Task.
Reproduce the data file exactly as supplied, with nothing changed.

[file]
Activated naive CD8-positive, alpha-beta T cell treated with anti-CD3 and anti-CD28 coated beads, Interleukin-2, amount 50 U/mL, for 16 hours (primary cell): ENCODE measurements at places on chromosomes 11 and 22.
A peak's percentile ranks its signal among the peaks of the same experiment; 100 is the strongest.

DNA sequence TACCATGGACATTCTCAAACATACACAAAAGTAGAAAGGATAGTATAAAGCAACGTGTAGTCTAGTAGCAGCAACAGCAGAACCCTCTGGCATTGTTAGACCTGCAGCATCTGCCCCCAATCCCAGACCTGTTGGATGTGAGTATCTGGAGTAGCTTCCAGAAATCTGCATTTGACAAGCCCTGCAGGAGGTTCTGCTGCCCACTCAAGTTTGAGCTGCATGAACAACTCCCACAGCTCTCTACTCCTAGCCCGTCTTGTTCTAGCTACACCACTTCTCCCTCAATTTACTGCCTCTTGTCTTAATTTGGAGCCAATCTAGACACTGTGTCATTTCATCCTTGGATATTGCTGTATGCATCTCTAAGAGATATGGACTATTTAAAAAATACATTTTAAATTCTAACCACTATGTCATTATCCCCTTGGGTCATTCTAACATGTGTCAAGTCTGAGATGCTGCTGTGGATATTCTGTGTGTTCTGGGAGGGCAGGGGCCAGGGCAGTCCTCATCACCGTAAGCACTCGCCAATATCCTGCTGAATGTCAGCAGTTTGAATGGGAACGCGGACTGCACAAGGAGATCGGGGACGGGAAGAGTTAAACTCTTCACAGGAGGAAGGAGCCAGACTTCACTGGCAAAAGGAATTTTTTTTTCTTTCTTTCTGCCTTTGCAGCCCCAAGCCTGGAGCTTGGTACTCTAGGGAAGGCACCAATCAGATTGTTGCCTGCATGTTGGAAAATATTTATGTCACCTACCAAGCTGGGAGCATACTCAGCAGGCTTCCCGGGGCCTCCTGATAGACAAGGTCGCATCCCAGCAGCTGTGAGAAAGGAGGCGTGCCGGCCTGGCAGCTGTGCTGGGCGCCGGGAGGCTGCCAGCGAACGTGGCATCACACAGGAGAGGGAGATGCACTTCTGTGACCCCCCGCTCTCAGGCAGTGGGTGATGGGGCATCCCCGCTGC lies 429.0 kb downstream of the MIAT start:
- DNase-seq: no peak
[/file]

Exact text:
Activated naive CD8-positive, alpha-beta T cell treated with anti-CD3 and anti-CD28 coated beads, Interleukin-2, amount 50 U/mL, for 16 hours (primary cell): ENCODE measurements at places on chromosomes 11 and 22.
A peak's percentile ranks its signal among the peaks of the same experiment; 100 is the strongest.

DNA sequence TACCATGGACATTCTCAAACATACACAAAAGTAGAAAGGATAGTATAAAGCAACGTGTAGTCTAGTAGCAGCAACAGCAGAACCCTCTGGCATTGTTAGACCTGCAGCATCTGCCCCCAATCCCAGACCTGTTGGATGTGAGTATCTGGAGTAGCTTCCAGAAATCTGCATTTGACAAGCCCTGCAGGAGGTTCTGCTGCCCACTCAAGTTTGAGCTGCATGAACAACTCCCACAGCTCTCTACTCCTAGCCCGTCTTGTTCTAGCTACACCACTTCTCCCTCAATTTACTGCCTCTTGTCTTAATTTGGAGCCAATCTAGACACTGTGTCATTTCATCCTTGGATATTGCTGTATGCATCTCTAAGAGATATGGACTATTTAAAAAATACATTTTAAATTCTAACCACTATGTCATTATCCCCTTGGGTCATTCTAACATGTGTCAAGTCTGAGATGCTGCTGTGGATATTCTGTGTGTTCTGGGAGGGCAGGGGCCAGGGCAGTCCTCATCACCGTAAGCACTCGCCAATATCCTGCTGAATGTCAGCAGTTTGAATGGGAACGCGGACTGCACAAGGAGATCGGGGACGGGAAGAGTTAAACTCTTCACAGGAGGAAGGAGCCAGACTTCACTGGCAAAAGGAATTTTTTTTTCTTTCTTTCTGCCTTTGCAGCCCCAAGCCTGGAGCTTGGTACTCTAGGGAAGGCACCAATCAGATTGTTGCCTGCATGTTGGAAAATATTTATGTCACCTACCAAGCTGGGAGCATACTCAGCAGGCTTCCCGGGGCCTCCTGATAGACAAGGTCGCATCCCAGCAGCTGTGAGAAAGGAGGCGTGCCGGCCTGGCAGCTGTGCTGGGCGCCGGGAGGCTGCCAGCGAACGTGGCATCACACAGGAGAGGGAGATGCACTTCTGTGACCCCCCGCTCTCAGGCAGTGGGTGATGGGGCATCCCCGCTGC lies 429.0 kb downstream of the MIAT start:
- DNase-seq: no peak